Sunday, August 12, 2012

Simple Solutions for Well Known Problems

There have been some interesting publications on the small scale sector in the recent past – trying to understand the reasons behind why small industries perform the way they do. The two books by Phansalkar – How Not to Ruin your Small Industry (Response Books, 1996) – provides the diagnostics, and the next – Making Growth Happen (Response Books, 1999) – provides illustrations of the strategies adopted by enterprises that started small and have achieved the status of large corporations. There is an increasing body of literature on the concept of providing Business Development Services (BDS), largely propelled by the donor community (a fairly well known series is edited by Levitsky and published by ITDG publications). The BDS literature argues that a large part of the failure of small enterprises can be overcome if the enterprises seek external help from “professionals”. We need to look at the book by Padmanand and Patel in this background. 

The book starts with a premise that Industrial Counsellors could make a significant difference in the management of the small enterprise. How this premise was arrived at is a bit intriguing. The marriage between the small enterprises and the BDS providers is something that has been attempted several times before, but met with reluctance. Several small industrial enterprises have been caught between a series of transaction related problems such as dealing with labour and excise inspectors, managing liquidity, and trying to escape from a myriad of regulatory restrictions by taking advantage of the exemptions granted from time to time. Amidst all these, a large number of enterprises hardly have the time or resources to seek external intervention to solve their problems. The book does not seem to indicate how this mindset could be addressed, nor has it acknowledged any literature in this area.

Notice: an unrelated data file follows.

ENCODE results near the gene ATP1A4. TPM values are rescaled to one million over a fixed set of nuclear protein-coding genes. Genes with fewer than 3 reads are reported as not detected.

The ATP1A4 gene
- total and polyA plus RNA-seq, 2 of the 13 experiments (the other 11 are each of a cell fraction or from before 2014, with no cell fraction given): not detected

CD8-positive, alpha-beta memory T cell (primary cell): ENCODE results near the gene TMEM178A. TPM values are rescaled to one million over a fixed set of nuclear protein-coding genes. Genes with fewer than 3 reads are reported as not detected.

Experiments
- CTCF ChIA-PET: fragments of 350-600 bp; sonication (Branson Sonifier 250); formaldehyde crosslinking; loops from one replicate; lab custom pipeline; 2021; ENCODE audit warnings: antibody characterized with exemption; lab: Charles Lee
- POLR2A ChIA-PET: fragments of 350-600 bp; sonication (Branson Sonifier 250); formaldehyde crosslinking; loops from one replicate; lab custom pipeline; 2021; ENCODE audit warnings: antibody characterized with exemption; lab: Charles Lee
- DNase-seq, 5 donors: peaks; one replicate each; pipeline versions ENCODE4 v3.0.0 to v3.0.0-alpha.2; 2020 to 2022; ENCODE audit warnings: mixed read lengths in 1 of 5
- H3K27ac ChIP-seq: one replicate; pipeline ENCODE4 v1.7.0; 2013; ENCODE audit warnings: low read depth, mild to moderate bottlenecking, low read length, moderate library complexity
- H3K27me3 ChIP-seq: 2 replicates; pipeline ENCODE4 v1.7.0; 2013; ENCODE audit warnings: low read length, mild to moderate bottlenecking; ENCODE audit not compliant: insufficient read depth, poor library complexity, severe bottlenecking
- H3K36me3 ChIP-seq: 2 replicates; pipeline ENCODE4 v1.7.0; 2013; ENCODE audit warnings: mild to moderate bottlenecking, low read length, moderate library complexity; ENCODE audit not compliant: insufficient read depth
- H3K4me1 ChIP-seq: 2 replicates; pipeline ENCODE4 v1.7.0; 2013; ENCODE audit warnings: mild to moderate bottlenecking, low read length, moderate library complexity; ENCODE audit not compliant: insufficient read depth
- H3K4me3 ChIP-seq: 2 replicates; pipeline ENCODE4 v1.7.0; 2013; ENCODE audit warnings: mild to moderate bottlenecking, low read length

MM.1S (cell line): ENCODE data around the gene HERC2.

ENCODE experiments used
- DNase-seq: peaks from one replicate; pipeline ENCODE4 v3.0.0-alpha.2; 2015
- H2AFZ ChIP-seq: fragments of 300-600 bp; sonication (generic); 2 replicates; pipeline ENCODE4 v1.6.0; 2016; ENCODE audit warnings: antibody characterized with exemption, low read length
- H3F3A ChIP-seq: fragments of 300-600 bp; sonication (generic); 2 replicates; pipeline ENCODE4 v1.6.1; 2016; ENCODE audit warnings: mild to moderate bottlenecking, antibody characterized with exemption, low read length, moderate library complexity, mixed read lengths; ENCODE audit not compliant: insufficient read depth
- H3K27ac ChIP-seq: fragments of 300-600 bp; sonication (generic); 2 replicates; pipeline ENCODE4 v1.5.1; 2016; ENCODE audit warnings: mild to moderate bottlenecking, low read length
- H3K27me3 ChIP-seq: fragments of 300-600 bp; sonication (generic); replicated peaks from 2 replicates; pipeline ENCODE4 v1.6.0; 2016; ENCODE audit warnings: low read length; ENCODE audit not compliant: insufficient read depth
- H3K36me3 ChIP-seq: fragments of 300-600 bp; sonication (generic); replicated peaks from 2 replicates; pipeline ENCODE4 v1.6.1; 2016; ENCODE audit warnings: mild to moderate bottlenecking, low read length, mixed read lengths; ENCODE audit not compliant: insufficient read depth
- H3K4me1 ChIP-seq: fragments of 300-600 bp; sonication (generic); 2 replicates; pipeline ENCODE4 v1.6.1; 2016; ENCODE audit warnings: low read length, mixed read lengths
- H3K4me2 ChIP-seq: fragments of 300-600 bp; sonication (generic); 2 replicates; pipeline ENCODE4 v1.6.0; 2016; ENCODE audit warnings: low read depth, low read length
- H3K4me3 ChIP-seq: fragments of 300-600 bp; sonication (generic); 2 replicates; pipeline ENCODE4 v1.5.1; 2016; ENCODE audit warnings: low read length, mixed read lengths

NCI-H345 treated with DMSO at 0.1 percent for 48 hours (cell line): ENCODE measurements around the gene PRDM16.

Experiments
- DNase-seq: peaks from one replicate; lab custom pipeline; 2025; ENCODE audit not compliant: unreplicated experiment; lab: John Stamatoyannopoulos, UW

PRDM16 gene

Having thus established the need for the counsellor, the book then proceeds to talk about various aspects of the small business that could gain from the help of the external counsellor. The book is replete with examples from diverse sectors and contexts on how one could have a positive intervention as a counsellor and save the small enterprise from a suicidal ruin. While there are several anecdotal “tips” for managing the small enterprise – how to plan for capacities, how to analyse costs, find break evens and revitalize enterprises that have gone down the tube, it is not clear as to who the target of the book is. It looks like this is written as an easy guide for people who want to undertake conuselling for small enterprises as a profession. This is the contradiction of the book – if you are going to be an industrial counsellor, you need to have in you much more than what the book can offer. If the reader is not a counsellor, then the question is how would the book be useful – say for instance to entrepreneurs, academics or researchers? The answer is not clear.

The book covers a wide range of topics, relevant to the small industrial sector. Most of these topics are operational in nature, and focus on how costs could be cut. For instance it starts off with an example on how costs could be saved by enhancing credit limits (p.22), and how further costs could be saved by going in for consortium purchase of raw material. This tone of providing “tips” for cost cutting and enhancing the business is sprinkled throughout the book. Since the authors move from one sector of the industry to another – largely focusing on jute, cotton yarn, rubber, coir most of the solutions – though general in nature seem to be deeply rooted in the particular context in which it is being discussed.